WALPOLE, Maine (NEWS CENTER)-- 2016 was another record year for Maine lobster. Fishermen brought in over one hundred and thirty million pounds of lobster, with a value of five hundred and thirty-three million dollars at the dock.
Scientists tasked with figuring out the future of the industry say while Maine is currently the "Goldilocks zone for lobster" with water temperatures between 54 and 68 degrees, the ocean is warming and that will have an impact on future landings.
"Our indicators are we may be falling off this bubble in Eastern Maine in the next few years," said Rick Wahle, a research professor at the University of Maine's Darling Marine Center in Walpole.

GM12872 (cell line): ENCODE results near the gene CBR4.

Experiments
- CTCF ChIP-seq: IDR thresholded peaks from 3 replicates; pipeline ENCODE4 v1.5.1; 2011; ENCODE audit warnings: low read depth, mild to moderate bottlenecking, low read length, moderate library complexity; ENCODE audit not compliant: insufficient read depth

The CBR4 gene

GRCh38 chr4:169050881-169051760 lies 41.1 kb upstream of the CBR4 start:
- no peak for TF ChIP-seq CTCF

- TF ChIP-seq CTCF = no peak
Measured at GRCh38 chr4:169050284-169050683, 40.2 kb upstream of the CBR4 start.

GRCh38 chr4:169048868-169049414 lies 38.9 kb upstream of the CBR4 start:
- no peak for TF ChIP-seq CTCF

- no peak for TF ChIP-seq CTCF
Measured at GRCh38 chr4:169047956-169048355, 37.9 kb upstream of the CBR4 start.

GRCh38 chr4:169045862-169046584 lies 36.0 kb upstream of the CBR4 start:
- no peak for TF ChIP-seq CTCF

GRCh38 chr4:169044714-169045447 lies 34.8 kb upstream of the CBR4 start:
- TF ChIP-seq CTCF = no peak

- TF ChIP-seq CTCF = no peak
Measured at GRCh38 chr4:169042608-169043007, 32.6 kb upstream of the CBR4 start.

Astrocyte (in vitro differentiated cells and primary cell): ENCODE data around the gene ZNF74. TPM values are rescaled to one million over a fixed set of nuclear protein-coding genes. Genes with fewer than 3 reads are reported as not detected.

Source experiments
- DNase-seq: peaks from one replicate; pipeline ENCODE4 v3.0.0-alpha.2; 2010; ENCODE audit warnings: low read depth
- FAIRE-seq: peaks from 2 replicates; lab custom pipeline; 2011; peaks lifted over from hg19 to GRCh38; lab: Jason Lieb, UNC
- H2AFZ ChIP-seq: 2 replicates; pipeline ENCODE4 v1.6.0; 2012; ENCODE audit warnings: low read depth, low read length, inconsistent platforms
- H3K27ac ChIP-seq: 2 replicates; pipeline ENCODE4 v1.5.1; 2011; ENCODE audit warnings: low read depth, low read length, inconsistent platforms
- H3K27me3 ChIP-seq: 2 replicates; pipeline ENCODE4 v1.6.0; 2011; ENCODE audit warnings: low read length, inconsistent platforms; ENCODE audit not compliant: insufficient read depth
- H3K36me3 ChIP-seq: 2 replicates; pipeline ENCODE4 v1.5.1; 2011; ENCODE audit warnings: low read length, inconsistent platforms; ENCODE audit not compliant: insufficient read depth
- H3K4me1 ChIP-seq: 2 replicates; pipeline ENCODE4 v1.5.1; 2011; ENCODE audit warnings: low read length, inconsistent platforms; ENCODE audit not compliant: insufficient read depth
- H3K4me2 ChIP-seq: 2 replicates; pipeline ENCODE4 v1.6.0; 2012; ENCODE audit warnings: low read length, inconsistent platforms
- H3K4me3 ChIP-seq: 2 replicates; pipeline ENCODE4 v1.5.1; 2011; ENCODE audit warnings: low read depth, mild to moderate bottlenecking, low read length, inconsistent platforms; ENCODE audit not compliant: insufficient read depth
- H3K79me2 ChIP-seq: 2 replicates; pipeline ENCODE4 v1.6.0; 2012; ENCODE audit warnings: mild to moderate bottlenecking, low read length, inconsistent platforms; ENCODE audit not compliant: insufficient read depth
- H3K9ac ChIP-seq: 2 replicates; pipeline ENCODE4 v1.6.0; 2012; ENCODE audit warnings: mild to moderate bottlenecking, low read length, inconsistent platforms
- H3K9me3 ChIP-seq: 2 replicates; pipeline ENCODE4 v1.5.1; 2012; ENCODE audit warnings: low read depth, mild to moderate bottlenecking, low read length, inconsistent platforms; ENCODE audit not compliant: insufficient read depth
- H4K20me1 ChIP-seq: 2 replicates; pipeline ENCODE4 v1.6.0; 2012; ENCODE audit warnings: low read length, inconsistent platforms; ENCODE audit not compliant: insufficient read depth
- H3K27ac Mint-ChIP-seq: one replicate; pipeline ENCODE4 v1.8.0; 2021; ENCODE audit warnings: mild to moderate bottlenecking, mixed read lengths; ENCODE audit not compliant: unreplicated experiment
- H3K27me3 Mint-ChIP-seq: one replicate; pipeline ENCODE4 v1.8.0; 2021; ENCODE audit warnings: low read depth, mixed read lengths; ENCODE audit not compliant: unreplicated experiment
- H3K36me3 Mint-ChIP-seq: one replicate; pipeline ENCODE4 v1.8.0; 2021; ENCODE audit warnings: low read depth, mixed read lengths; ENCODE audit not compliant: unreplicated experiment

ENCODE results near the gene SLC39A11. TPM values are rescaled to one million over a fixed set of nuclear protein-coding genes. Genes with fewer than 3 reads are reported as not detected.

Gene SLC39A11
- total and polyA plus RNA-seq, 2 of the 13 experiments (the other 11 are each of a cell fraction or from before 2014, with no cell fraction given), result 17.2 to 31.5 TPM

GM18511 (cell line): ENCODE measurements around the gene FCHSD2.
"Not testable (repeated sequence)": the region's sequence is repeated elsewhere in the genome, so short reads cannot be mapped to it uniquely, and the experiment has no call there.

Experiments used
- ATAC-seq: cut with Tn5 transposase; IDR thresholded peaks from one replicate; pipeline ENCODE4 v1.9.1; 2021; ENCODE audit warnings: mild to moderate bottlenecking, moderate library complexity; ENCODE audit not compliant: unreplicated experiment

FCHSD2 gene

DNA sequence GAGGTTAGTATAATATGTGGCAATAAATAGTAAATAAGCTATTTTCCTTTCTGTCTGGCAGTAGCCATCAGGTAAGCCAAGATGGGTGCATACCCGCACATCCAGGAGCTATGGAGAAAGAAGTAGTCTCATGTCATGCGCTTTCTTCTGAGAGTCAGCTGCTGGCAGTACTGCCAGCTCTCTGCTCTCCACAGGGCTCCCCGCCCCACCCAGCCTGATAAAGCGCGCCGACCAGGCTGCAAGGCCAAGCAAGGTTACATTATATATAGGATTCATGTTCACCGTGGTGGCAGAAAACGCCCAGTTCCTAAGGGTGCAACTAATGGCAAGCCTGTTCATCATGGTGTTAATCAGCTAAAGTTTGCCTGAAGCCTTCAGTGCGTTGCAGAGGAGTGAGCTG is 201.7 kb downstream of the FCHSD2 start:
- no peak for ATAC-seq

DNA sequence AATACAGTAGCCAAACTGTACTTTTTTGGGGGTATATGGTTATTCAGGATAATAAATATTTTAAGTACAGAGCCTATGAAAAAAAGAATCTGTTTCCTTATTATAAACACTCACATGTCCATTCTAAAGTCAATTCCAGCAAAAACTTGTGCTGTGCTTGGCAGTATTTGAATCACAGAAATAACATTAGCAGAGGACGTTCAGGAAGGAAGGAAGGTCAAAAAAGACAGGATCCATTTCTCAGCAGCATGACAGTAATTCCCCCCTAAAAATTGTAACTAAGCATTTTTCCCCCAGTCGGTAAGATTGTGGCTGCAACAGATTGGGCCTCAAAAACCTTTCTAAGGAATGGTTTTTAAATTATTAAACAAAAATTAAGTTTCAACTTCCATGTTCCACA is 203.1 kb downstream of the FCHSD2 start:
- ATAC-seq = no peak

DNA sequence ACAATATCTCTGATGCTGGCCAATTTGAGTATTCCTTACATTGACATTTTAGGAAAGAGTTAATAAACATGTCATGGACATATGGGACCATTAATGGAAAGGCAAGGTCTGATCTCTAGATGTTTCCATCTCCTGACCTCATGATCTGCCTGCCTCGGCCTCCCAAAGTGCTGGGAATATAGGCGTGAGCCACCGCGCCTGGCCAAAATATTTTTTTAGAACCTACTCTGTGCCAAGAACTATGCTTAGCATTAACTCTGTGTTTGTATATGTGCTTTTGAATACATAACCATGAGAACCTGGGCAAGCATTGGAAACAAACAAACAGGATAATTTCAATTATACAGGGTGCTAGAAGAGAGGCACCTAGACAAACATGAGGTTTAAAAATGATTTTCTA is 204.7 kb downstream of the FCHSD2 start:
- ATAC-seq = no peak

Wahle says they are seeing a lot of lobster larvae hatching but fewer making it to the nursery as lobster babies. They can't explain the disconnect just yet but it could be related to warmer ocean waters that impact the food the larvae eat or perhaps new predators.
Scientists say their current data shows the record breaking landings may start to decline in the next few years, but even with warmer ocean waters Maine should continue to have a healthy lobster industry into the next century.
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